Ever wonder if you could root and grow roses from a branch of your favorite rose bush? Roses actually root rather easily. However most roses are grafted onto the rootstock of a different kind of rose, for strength, disease resistance or hardiness and even if you get something resembling the parent rose you took your cutting from, it might not have that rose's hardiness.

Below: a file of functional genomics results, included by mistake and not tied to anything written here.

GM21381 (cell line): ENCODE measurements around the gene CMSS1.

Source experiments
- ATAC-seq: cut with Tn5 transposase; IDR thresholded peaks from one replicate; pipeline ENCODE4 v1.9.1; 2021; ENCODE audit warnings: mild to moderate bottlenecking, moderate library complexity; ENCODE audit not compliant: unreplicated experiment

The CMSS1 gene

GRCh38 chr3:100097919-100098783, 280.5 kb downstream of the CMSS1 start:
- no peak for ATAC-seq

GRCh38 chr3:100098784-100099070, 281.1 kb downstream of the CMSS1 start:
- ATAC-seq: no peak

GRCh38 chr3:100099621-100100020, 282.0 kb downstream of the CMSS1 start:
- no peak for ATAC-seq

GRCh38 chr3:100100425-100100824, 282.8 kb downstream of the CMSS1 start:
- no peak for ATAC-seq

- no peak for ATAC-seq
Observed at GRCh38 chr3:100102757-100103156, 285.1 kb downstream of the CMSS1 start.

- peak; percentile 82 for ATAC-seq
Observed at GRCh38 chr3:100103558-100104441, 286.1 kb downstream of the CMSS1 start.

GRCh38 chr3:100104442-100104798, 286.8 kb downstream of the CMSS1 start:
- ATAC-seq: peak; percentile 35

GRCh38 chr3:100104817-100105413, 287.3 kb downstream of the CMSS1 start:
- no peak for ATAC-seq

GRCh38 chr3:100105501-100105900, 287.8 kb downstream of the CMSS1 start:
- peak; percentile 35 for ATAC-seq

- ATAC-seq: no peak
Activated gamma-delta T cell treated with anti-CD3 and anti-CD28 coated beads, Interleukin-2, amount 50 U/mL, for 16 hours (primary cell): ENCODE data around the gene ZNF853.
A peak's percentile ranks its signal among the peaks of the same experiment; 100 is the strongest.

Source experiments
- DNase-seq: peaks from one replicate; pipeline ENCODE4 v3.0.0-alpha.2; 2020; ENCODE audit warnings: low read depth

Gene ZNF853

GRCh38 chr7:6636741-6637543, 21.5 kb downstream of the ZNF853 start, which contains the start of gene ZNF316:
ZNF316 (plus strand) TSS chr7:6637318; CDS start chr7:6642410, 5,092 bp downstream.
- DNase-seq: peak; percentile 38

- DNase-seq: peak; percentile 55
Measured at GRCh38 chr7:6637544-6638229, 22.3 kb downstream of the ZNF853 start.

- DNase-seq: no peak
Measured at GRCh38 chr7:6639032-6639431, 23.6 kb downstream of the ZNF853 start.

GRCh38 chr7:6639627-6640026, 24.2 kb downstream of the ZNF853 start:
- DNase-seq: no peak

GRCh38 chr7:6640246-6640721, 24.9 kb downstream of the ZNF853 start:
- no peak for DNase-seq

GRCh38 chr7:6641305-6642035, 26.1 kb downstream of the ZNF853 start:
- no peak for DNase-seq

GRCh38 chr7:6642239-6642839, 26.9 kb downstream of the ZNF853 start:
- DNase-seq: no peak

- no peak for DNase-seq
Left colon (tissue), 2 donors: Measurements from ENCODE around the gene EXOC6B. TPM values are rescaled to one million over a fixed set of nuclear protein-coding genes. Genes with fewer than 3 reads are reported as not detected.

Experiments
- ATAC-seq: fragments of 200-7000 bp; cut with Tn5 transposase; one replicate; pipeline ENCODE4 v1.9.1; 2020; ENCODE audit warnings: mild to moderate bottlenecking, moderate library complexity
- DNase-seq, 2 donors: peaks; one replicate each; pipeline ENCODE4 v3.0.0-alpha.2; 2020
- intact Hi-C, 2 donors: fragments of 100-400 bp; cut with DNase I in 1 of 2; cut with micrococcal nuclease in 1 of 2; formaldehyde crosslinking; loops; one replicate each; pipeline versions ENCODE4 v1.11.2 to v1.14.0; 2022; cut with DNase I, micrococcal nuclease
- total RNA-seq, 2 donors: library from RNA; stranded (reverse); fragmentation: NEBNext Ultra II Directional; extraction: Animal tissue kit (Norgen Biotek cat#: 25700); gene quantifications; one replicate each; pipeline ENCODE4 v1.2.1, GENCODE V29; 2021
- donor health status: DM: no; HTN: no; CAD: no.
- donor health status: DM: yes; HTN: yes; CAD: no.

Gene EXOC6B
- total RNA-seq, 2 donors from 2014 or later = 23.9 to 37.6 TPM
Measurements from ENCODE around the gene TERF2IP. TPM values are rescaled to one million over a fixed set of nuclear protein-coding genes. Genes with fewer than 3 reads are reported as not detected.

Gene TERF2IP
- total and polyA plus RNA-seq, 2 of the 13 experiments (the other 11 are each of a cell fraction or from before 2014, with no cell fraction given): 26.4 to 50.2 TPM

How about trying to root a cut rose from a bouquet? These are harder to root, since they've been grown in controlled environments. And cut roses that have been sitting in water have already expended a lot of energy in blooming. There's also still the grafting dilemma. There's no guarantee your rose will thrive, even it if does root.
That said, you have nothing to lose by trying.
Here's what you'll need:
- Rose Cuttings
- Rooting Hormone (available in most garden centers)
- Container with Sand or a Soil-less Potting Mix
- Plastic Bag (to cover the container)